in right away, and they started working on it. The mechanic pointed out that

I should replace my rear brakes, and without any hesitation put in the brake

pads which I was carrying with me. Many times shops are apprehensive about

installing customer-supplied parts.

I also found a GIVI windscreen and bought it, asking them to ship my

original windscreen home.

Many thanks to all guys at Lone Star BMW. They did a terrific job of getting

me going again.

 

 

8- Leaving Texas:

 

From there I did Luckenbach easily, since it had been a bonus point during

the Waltz, and headed through the intense heat through Pecos up towards

Roswell, NM, and to Santa Fe.

On the road I called Terry. He was somewhere in Colorado, checking in for

the day, since most of his points were to be collected next day. He informed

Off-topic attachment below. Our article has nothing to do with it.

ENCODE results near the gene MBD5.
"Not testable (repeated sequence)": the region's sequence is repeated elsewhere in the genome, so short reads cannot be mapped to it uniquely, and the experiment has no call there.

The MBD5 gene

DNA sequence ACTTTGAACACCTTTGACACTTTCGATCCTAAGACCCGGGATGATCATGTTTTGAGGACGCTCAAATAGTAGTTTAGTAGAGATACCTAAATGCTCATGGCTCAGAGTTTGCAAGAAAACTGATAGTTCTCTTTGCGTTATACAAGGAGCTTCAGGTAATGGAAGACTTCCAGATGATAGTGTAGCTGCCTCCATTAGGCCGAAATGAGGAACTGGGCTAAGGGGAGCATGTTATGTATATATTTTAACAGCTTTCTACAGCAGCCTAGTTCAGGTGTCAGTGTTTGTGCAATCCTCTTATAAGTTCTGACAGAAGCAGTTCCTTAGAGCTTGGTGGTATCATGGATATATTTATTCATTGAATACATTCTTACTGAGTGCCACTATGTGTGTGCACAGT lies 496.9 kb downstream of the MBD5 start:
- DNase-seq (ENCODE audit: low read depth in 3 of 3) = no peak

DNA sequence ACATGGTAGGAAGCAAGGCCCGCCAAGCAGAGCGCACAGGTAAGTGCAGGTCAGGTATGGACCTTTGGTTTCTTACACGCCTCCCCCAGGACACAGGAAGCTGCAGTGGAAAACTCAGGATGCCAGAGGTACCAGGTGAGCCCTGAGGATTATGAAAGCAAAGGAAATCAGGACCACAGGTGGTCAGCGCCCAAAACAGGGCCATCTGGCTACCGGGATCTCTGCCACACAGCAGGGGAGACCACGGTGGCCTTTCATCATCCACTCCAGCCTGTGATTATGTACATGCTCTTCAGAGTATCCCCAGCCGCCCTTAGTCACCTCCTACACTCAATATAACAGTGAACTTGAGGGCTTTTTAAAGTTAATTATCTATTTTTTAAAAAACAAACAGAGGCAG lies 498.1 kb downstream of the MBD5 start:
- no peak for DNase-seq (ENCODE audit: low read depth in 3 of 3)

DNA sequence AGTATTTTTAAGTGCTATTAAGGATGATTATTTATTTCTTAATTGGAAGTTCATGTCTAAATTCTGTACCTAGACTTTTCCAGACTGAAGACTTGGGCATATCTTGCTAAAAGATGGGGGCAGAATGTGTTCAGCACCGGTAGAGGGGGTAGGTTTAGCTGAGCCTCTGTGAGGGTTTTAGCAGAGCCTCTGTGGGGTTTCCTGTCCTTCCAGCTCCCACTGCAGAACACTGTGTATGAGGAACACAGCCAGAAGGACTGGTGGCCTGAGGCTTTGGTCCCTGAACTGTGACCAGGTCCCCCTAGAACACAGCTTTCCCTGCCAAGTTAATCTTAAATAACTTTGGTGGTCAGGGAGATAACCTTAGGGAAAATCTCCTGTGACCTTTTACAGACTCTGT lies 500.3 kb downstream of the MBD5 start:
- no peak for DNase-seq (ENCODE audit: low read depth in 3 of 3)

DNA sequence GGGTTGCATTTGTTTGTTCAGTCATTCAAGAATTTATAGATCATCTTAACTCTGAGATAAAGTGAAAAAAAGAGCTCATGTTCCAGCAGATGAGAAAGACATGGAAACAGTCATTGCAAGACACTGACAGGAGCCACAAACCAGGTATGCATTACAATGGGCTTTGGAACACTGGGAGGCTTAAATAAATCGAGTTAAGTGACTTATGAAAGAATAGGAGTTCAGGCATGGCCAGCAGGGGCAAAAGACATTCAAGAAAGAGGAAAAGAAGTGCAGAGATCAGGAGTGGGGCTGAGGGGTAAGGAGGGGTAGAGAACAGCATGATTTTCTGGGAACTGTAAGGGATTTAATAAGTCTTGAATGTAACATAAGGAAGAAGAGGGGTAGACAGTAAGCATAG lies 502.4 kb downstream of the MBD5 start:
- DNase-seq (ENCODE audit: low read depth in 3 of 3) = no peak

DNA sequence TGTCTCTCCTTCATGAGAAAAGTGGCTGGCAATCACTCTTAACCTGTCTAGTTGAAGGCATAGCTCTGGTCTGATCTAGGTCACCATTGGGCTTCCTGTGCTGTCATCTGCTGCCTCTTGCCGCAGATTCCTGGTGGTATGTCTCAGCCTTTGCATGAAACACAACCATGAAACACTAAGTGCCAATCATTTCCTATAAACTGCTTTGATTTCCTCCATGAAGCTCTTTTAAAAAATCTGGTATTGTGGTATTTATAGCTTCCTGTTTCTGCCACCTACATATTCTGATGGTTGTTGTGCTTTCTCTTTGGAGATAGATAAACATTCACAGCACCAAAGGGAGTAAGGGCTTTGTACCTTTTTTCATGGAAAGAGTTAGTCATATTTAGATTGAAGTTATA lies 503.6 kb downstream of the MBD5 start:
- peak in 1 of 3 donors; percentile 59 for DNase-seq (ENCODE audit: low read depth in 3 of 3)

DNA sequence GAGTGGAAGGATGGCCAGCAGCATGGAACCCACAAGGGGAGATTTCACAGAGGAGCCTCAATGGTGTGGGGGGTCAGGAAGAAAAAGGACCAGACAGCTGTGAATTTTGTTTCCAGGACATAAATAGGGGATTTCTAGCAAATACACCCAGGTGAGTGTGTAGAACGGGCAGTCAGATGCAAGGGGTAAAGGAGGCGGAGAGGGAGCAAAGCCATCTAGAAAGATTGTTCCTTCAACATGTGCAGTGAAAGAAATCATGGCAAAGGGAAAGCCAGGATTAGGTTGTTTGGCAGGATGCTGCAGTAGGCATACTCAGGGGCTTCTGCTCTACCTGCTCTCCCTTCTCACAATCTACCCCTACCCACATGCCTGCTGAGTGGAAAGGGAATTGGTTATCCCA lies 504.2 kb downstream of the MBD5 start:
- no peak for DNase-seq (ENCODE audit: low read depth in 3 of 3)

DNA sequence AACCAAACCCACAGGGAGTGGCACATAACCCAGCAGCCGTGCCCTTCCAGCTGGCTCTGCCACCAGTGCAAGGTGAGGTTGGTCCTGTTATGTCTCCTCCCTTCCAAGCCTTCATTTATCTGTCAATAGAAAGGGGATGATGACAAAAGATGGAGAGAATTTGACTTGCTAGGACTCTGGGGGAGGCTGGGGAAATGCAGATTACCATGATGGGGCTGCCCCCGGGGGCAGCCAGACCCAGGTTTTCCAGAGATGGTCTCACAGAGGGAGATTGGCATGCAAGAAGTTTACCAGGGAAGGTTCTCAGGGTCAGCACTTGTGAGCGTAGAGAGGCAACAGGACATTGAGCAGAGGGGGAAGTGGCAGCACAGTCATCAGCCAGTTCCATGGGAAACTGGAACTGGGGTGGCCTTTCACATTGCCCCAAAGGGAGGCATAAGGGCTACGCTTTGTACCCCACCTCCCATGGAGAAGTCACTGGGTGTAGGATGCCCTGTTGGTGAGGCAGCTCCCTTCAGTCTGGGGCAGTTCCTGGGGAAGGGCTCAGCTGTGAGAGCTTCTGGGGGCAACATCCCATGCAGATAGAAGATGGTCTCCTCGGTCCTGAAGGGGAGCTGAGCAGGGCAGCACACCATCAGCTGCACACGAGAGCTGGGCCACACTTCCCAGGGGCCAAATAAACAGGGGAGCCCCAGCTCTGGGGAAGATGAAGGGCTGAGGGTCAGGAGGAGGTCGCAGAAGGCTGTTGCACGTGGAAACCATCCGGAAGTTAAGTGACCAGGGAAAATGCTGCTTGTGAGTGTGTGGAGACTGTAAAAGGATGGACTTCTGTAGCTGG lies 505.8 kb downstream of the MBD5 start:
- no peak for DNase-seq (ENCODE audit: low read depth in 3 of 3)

me that Allen had hit something on the road, and bent his wheel. He was

hobbling to Austin, he said.

That was curious, since if he had gotten to Austin, I would have seen him at

Lone Star, I thought. It turned out that he also suffered from an ear

infection, and decided to withdraw --too bad, we had a fun first leg.

As I was leaving Texas, I could see the lightning and dark clouds in front

of me. It is somewhat interesting to see the clouds, try to figure out on

the GPS where they are, and see if you will run into them.

 

 

9- "Thou Shall Not Leave Carlsbad":

 

As it turns out, I was going to run into the storm. As I left Carlsbad, I

was listening to the weather radio. They were talking about hail, very heavy

rain and lightning. The radio kept on saying: "If you can hear thunder, you

are too close and in danger, take cover, don't be under a tree or in a

convertible automobile"

I said to myself . Well I am glad I have my earplugs on, I can't hear any

thunder, I should be all set

 

Not really !

 

By the time I left Carlsbad it was dark. I found myself the only vehicle on

the road. At that moment, it was as if a divine voice from above said, "Thou

shalt not go further." The skies opened up, with driving horizontal rain,